Post-Grant Reports


Student-Faculty Collaborative Research Grant Report

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This study examined the effects of viewing sexualized versus performance images of male athletes on male adolescent athletes. Male football players (n = 83, mean age = 15.4) viewed sexualized or performance images (n = 5) of male celebrity athletes and then completed explicit and implicit measures of self-perceptions. They also judged the athletic competence and respectability of the athletes in the images. MANOVA results indicated that participants who viewed sexualized images had significantly lower physical (F (1,82) = 5.26, p < .05) and appearance self-esteem than participants who viewed performance images of the same athletes (F (1,82) = 4.03, p < .05). In addition, viewing sexualized images resulted in lower ratings of the athletic competence (F (1,80) = 13.86, p < .001) and respectability of the athletes in the photos compared to viewing performance images (F (1,80) = 33.34, p < .001).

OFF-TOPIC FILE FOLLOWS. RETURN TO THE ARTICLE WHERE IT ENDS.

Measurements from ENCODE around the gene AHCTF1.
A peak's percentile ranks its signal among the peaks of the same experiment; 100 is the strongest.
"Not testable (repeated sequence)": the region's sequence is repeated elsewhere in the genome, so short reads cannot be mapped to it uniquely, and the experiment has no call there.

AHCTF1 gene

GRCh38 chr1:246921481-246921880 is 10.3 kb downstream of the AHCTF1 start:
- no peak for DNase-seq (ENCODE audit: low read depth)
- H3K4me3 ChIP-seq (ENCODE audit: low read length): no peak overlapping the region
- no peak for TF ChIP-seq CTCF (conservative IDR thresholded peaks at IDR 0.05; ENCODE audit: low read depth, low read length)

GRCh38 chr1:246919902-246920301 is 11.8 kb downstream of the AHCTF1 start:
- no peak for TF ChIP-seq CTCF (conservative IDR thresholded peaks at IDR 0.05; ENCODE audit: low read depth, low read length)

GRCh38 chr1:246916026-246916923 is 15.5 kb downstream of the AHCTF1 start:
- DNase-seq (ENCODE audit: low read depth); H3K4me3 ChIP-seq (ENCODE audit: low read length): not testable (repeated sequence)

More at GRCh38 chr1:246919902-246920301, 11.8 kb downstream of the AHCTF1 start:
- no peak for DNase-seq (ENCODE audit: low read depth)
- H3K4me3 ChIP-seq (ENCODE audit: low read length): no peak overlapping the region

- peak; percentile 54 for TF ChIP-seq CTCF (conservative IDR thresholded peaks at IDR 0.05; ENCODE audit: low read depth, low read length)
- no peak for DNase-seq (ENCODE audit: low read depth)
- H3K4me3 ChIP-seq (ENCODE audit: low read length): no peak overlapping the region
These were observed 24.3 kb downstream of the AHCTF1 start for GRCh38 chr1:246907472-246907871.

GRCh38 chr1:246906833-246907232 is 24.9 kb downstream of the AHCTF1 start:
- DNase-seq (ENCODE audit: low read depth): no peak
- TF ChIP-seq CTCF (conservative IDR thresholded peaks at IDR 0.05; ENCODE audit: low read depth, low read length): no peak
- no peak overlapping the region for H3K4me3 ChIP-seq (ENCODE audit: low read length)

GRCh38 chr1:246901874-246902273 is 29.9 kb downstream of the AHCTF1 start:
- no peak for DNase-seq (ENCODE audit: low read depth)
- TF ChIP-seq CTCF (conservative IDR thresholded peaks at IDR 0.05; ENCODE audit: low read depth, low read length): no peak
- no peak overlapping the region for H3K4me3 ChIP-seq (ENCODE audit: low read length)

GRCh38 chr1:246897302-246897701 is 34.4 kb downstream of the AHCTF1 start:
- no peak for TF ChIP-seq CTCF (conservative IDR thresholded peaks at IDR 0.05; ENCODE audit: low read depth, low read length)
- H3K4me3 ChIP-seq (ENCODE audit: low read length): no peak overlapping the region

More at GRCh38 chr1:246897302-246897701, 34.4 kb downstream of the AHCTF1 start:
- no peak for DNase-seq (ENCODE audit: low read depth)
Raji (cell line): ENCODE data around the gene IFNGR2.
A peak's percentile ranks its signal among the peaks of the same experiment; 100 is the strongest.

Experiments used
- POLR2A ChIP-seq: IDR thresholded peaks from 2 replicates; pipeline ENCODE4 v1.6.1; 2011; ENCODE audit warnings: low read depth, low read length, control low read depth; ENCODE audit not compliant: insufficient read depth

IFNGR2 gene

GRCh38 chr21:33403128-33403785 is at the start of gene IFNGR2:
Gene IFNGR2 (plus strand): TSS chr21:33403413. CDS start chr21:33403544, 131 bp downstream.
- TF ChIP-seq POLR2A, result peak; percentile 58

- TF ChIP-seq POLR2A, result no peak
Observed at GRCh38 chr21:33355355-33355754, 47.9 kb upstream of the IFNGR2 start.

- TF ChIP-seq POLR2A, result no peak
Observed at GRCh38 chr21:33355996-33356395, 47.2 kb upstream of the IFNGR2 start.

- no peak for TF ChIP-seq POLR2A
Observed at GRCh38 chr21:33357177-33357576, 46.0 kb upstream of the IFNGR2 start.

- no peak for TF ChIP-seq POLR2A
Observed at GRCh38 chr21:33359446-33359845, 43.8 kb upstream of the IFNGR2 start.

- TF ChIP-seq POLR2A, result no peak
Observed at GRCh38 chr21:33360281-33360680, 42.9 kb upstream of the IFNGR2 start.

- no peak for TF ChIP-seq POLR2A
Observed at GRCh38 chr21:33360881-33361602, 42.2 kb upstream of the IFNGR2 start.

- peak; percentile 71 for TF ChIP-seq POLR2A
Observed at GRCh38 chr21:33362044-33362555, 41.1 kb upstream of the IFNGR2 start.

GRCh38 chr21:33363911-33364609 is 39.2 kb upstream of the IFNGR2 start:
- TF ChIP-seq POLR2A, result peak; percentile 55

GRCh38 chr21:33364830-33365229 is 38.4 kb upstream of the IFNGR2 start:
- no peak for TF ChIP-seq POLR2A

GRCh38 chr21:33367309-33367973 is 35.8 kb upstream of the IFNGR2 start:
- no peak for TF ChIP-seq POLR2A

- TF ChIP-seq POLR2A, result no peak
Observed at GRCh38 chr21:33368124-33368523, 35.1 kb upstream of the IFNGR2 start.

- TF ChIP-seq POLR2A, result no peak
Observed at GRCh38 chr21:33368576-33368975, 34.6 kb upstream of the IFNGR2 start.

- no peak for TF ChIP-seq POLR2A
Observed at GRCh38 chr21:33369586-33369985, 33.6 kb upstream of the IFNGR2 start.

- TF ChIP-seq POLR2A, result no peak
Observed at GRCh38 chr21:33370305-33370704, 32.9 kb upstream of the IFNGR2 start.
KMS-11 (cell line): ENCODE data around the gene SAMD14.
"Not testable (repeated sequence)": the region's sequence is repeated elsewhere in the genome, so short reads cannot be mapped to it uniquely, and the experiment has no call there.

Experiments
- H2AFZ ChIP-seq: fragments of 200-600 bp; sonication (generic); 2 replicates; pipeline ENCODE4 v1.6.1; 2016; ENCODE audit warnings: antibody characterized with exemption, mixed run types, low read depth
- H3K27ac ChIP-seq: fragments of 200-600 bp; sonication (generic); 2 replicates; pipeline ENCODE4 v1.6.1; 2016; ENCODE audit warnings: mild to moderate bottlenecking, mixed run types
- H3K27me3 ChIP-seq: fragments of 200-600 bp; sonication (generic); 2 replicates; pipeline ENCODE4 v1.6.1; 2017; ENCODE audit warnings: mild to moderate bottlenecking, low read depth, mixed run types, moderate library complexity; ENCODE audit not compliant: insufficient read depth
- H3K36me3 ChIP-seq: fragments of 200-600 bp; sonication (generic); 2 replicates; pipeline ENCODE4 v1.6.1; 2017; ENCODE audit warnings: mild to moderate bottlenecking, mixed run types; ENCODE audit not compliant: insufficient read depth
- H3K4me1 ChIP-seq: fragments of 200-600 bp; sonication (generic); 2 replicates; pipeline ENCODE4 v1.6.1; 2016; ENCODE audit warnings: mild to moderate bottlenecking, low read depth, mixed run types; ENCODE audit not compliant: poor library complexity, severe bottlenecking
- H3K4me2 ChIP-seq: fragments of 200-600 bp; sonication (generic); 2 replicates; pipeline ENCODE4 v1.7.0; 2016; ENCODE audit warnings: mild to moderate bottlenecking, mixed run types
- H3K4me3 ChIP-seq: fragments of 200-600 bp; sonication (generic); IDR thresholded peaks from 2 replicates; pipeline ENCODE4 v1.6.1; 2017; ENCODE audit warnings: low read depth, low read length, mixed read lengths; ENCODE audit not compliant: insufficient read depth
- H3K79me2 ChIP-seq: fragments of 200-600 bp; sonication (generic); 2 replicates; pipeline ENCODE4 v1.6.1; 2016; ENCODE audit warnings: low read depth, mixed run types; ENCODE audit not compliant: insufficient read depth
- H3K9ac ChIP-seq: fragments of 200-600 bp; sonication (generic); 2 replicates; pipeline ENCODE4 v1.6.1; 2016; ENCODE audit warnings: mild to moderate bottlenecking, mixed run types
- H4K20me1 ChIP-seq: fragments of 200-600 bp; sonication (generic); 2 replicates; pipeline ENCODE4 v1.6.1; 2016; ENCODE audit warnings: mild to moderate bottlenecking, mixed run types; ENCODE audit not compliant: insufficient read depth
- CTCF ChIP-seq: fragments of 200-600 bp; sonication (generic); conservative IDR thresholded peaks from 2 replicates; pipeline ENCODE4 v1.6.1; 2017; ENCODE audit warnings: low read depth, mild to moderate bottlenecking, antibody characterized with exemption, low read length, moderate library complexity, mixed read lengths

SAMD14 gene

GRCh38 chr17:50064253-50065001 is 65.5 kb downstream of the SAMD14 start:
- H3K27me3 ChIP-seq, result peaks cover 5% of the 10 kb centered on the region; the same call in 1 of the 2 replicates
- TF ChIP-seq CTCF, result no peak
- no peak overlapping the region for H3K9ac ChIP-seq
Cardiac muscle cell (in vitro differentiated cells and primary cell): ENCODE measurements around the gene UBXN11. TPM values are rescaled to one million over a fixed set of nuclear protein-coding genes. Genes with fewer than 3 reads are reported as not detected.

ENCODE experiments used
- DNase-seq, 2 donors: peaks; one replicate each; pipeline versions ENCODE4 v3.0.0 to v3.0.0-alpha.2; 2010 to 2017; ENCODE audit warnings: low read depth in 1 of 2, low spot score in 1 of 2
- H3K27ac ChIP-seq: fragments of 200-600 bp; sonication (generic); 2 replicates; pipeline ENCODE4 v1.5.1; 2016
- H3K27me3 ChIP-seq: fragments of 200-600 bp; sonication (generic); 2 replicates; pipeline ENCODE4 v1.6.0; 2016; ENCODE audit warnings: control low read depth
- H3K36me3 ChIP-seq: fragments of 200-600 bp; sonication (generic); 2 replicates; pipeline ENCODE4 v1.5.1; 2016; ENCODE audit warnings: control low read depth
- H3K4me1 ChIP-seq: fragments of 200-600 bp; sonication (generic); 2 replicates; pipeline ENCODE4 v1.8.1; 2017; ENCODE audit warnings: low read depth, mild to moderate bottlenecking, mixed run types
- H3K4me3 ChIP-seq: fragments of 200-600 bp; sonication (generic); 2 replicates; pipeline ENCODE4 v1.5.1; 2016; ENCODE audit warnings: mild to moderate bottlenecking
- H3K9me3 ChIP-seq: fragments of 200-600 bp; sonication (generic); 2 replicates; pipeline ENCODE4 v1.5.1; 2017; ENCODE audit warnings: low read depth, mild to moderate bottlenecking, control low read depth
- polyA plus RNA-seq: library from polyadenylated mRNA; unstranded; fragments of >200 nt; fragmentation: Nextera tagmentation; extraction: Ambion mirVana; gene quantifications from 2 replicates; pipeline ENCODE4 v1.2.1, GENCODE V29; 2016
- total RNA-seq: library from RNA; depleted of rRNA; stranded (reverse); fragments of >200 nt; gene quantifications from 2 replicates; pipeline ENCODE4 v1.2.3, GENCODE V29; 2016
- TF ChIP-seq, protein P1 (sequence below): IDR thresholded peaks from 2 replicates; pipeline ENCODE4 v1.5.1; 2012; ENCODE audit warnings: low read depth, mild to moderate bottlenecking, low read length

These findings are among the first to demonstrate the negative effects of viewing sexualized images of male athletes on adolescent males. Although there has been a recent increase in the prevalence of sexualized images of athletes (e.g., the ESPN Body Issue) and many claim that these images are empowering and inspiring to young athletes, these results demonstrate otherwise.


This research was conducted as part of a Linfield College Student-Faculty Collaborative Research Grant in 2014, funded by the Office of Academic Affairs.

The student collaborator was Ashli Johnsen.

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